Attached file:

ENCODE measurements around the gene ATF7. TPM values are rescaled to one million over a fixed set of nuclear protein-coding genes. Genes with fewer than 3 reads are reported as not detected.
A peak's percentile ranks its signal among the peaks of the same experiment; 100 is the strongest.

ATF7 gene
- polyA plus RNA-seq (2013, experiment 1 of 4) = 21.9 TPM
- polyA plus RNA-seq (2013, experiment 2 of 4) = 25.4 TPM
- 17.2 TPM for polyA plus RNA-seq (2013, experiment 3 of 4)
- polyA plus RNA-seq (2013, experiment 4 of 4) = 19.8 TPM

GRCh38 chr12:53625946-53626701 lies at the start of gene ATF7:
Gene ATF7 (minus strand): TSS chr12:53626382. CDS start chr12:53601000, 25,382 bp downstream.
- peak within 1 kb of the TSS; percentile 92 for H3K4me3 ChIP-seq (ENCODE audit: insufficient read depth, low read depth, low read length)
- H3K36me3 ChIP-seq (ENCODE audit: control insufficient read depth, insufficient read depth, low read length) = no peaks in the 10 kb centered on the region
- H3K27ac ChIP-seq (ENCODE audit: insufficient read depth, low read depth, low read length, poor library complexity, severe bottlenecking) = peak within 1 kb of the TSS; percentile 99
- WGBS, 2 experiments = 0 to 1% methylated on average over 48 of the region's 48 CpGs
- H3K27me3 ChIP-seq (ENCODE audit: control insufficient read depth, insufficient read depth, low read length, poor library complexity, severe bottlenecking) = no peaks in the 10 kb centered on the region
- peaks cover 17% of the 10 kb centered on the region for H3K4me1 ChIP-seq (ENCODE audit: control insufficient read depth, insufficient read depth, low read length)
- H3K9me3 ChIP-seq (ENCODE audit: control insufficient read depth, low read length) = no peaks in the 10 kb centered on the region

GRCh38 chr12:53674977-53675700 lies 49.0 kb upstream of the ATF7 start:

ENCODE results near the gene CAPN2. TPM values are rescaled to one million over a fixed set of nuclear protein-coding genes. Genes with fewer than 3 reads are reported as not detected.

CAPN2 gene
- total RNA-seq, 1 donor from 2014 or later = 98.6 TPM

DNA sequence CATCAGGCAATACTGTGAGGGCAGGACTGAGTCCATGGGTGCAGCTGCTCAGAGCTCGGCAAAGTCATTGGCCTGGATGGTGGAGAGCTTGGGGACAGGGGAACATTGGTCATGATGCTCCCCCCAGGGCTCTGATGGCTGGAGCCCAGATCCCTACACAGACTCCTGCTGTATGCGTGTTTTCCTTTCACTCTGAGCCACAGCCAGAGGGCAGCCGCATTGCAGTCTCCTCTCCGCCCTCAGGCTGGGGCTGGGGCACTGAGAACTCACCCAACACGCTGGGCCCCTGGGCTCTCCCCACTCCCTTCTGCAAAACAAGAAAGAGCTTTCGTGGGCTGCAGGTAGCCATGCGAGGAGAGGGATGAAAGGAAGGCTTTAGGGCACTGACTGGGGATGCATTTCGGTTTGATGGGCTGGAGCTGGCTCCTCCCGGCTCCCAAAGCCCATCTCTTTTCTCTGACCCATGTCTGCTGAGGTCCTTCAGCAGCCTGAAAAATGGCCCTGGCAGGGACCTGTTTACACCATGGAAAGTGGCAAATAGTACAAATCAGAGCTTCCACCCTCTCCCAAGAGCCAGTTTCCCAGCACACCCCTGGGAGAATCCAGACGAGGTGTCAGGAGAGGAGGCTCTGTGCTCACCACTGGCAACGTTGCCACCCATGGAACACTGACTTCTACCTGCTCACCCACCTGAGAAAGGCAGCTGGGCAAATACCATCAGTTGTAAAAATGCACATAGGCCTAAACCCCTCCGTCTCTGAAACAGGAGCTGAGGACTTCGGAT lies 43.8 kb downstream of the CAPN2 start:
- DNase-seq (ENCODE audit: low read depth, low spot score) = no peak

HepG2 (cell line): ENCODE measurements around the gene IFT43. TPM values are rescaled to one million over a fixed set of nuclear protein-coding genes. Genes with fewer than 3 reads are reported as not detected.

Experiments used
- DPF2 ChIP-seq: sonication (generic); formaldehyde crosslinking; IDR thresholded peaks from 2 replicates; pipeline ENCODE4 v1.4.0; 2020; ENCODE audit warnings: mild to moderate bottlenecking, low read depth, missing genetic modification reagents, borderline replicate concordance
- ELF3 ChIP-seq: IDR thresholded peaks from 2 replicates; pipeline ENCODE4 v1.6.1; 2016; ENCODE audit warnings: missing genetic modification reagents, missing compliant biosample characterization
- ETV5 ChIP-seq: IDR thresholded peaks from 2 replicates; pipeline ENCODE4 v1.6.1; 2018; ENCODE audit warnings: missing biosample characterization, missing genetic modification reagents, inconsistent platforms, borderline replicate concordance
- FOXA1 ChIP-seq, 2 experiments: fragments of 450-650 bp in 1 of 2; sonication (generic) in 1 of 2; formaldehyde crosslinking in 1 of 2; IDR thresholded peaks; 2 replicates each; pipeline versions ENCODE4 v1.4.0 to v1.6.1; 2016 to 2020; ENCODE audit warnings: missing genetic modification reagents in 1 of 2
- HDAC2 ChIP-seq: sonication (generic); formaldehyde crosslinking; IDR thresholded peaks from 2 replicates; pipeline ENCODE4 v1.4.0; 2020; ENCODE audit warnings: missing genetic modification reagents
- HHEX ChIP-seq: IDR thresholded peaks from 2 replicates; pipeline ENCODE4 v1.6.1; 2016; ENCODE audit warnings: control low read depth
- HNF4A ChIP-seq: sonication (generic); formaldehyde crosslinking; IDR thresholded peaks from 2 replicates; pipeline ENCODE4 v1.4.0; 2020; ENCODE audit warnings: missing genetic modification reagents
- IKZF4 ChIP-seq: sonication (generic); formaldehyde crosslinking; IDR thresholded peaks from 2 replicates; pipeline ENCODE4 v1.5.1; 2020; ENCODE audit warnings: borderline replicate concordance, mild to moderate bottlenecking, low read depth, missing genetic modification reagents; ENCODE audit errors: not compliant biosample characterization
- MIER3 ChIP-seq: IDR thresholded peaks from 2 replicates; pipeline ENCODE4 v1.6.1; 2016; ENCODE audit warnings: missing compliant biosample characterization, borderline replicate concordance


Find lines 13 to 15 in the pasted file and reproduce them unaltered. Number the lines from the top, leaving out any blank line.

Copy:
- WGBS, 2 experiments = 0 to 1% methylated on average over 48 of the region's 48 CpGs
- H3K27me3 ChIP-seq (ENCODE audit: control insufficient read depth, insufficient read depth, low read length, poor library complexity, severe bottlenecking) = no peaks in the 10 kb centered on the region
- peaks cover 17% of the 10 kb centered on the region for H3K4me1 ChIP-seq (ENCODE audit: control insufficient read depth, insufficient read depth, low read length)